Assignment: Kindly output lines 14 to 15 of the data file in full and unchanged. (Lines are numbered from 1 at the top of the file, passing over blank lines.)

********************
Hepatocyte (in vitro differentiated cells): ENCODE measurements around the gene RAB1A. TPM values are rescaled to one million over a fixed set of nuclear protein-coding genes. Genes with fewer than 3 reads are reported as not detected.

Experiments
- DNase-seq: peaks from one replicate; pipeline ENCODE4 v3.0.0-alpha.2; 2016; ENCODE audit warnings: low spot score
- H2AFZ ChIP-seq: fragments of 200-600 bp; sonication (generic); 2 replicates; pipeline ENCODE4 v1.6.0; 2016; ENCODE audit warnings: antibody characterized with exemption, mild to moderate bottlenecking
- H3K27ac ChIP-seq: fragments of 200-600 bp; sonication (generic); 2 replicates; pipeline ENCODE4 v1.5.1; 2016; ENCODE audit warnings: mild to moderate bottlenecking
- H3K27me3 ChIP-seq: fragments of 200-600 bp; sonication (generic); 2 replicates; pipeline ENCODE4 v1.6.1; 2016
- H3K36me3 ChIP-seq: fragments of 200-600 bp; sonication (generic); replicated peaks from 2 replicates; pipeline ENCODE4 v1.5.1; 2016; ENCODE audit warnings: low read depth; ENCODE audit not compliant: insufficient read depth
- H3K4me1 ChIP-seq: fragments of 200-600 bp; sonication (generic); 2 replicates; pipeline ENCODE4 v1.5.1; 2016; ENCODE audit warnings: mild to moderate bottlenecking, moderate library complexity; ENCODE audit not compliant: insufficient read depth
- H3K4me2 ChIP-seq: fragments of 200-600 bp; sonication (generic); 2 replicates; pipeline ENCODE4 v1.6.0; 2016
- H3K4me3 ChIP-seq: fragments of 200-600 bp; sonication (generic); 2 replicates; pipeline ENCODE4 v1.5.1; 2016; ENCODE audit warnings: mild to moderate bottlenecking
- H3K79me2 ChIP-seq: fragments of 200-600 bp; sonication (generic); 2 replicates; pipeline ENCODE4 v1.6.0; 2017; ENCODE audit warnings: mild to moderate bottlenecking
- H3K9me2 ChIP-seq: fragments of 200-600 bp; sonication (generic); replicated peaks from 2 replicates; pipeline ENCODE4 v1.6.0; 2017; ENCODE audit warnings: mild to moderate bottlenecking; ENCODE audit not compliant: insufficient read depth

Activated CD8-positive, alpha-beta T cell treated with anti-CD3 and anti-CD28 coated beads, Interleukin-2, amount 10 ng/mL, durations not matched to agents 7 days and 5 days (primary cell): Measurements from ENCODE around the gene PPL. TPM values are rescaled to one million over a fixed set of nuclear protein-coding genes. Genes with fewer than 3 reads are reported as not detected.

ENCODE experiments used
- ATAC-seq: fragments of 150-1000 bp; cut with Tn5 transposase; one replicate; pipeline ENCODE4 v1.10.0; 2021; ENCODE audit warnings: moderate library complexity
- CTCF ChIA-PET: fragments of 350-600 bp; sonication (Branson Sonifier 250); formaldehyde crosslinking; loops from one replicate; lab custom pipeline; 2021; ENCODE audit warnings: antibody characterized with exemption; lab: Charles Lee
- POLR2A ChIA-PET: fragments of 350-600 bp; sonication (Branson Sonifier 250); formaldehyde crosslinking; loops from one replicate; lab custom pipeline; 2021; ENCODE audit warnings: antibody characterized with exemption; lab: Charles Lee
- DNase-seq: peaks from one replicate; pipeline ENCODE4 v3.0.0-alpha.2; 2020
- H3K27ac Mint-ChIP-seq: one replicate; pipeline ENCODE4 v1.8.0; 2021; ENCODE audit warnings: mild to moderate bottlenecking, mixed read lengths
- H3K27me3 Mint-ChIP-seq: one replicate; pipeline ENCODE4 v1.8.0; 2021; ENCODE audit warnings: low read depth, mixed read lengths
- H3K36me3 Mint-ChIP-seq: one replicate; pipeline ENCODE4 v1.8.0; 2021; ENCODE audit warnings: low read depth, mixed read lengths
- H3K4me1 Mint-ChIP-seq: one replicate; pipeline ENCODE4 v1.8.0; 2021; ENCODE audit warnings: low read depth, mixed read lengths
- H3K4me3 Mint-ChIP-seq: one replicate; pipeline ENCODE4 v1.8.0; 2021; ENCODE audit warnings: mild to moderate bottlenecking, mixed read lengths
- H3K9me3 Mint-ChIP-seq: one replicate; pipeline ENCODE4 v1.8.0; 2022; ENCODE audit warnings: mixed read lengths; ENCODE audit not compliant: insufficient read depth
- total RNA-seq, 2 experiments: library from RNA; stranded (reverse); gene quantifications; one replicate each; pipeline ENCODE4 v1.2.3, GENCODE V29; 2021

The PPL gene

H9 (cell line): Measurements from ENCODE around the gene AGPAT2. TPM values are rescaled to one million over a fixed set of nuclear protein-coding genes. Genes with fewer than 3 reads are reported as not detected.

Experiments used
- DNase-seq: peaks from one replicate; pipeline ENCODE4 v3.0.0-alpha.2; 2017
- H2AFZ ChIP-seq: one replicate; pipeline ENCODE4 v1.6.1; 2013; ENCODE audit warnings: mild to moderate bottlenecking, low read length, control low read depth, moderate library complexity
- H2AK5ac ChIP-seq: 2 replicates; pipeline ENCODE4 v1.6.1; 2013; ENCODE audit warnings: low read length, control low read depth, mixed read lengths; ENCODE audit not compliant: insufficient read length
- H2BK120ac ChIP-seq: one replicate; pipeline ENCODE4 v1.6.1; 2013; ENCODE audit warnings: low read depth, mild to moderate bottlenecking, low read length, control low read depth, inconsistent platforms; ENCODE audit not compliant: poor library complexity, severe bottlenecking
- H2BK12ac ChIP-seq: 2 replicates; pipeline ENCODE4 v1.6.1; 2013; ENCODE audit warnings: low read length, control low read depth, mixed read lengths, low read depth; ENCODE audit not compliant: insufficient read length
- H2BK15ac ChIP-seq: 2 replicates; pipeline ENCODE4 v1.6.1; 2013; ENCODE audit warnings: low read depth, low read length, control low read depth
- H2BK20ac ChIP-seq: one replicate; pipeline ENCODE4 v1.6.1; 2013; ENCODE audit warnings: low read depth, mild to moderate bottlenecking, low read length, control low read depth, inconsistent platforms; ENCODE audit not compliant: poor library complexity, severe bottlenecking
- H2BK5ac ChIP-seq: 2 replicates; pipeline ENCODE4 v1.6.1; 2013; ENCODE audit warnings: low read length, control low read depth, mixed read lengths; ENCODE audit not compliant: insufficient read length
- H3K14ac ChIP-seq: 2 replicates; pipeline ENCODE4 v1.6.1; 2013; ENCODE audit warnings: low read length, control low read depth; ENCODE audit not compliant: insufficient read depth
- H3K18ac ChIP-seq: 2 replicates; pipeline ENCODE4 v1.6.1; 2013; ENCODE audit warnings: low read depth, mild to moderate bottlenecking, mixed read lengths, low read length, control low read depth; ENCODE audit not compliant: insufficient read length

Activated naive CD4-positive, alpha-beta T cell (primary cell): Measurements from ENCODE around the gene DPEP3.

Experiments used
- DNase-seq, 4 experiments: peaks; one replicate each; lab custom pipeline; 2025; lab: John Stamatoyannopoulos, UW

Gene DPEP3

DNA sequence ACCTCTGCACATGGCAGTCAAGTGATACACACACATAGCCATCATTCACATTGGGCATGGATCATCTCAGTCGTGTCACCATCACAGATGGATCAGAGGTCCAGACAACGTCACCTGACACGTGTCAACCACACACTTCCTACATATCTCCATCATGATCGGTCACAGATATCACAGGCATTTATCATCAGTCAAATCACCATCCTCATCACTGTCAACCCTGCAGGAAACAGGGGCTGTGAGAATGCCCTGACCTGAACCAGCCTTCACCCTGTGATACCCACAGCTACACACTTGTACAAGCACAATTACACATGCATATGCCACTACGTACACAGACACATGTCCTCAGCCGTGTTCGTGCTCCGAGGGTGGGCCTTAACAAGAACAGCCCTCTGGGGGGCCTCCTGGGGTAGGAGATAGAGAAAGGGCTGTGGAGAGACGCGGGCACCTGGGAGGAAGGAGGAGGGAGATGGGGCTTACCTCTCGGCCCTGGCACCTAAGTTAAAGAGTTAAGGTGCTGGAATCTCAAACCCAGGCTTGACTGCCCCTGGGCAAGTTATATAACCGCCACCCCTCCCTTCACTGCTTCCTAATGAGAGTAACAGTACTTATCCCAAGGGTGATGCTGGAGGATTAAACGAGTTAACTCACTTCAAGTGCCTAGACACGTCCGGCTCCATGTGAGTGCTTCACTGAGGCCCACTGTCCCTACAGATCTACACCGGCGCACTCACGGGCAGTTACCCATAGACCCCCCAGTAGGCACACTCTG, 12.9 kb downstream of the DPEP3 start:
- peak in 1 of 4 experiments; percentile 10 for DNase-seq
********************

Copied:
ENCODE experiments used
- ATAC-seq: fragments of 150-1000 bp; cut with Tn5 transposase; one replicate; pipeline ENCODE4 v1.10.0; 2021; ENCODE audit warnings: moderate library complexity